One feels things to be wretched and much too distorted, and however peaceful and cheerful and full of serenity one's natural disposition may be, one feels that this cannot be otherwise - but then I ask, what is more practical than telling yourself: If I don't do anything about it, I shall lose my energy and strength of mind; I am going to refresh, to rejuvenate myself in nature; I am going to attack things in a new way, and I will arrange my life in such a way that, let's say, in a few years I shall have quite new and sure ground under my feet.
I have no patience with “so-called” common sense (a spurious article, unutterably different from the genuine one) one is told to use, and which they say one does not use as soon as one deviates from the ordinary course and takes a risk. I repeat, I have no patience with it. I have no patience with it for the very reason that my own natural common sense, if I reflect, leads me to wholly different results than the conclusion of narrow-minded worldly wisdom and prudent, halfhearted righteousness.
Oh, that dawdling, oh, those hesitations, oh, that not believing that good is good, that black is black, that white is white.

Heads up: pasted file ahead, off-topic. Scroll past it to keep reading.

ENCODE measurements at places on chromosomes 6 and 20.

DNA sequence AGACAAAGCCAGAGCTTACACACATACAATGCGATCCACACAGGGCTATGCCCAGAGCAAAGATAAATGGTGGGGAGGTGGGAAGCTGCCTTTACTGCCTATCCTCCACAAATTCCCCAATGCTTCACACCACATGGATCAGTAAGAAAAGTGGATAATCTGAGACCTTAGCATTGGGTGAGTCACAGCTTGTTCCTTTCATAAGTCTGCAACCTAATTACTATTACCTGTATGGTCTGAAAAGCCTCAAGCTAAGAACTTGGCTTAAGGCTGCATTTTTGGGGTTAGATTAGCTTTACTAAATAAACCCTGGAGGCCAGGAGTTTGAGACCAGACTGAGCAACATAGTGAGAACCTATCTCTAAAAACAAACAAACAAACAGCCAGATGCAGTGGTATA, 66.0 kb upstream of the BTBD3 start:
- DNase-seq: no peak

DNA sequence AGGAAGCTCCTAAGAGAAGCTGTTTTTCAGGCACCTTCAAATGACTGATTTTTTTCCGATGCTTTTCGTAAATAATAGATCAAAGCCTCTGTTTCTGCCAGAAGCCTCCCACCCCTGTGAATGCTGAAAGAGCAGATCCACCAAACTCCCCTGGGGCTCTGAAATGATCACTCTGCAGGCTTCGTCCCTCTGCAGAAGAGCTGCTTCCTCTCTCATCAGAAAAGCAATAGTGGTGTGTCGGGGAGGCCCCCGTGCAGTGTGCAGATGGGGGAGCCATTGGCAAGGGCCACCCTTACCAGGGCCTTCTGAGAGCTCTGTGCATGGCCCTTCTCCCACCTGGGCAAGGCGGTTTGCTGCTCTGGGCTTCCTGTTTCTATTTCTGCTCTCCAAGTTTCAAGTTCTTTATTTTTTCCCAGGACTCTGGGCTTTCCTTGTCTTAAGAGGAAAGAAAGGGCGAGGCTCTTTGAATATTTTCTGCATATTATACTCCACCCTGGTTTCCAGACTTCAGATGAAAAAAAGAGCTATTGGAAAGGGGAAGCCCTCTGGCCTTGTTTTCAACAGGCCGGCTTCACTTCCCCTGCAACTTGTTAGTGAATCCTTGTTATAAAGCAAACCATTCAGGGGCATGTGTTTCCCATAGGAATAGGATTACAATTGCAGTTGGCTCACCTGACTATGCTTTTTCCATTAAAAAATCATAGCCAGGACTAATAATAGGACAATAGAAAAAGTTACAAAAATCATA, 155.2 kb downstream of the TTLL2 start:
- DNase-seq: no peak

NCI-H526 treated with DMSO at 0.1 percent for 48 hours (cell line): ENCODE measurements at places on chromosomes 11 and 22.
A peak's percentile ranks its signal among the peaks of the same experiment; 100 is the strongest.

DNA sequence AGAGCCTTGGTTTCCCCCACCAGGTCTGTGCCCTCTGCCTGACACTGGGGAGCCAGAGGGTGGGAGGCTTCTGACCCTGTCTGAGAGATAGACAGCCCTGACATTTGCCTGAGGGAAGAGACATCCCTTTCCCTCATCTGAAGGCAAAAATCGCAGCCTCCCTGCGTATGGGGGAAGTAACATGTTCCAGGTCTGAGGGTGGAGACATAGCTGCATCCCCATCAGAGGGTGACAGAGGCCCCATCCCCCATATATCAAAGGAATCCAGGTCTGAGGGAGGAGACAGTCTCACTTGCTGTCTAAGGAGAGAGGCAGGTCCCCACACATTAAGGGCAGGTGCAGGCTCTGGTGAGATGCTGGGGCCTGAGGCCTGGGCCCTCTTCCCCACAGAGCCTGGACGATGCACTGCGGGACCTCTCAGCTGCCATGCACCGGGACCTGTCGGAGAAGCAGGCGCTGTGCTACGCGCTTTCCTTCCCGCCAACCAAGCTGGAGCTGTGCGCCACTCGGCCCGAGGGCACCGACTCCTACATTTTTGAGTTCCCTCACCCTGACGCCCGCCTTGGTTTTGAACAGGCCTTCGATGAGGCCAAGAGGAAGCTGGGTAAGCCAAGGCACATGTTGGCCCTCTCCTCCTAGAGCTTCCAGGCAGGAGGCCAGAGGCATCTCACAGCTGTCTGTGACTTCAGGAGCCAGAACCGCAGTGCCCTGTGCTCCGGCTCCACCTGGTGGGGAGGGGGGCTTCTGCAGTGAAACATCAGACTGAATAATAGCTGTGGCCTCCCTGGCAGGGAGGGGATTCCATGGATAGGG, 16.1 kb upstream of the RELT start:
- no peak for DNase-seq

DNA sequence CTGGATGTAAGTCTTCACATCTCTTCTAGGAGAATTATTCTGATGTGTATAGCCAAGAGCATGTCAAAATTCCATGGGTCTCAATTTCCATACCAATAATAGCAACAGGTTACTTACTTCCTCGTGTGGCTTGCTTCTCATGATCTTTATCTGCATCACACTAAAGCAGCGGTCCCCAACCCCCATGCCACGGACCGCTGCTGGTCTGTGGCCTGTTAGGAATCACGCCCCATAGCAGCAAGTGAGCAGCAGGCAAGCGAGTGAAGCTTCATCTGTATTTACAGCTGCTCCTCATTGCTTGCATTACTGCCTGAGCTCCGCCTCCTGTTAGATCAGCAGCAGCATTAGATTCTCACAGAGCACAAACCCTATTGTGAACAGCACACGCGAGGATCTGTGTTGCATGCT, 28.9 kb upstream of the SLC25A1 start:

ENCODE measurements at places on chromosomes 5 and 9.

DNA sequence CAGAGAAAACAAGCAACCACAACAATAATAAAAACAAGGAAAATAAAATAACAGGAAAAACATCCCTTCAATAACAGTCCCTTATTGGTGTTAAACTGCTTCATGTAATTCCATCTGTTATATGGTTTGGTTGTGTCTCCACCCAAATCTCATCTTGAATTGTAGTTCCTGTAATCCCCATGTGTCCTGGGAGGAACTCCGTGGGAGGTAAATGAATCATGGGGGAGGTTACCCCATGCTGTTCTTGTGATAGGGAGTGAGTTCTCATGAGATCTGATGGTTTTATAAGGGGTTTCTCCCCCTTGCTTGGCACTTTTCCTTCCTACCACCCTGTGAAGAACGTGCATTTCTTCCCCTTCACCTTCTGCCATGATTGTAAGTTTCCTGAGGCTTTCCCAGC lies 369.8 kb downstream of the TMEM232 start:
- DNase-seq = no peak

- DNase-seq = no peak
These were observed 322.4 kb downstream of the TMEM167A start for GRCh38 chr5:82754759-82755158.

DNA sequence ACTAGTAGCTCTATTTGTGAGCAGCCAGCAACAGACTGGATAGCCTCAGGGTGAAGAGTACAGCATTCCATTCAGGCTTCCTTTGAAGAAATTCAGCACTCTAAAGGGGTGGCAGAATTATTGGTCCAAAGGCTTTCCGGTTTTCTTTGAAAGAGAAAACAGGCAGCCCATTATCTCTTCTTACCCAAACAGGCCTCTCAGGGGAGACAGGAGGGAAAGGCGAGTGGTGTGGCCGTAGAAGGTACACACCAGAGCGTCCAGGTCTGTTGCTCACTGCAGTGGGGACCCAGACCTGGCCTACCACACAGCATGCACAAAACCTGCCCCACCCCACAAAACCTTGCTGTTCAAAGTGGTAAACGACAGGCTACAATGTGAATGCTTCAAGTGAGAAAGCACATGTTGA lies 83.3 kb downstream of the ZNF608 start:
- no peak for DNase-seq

Dear brother - I cannot speak; at the present moment I am glad I can express myself stumblingly, incoherently, roughly. I am glad I cannot write you like Tersteeg or Father - for the moment - anyway.
I am so deeply convinced of your artistic talent that to me you will be an artist as soon as you take up a brush or a piece of crayon and, adroitly or maladroitly, make something.
Before you are able to express yourself, that is, your plain-thinking virile soul - peaceful, good - before you can express this in your work, quite a lot of things must happen; but it will come, for as you are, so you paint - not in the beginning, assuredly, if one is good.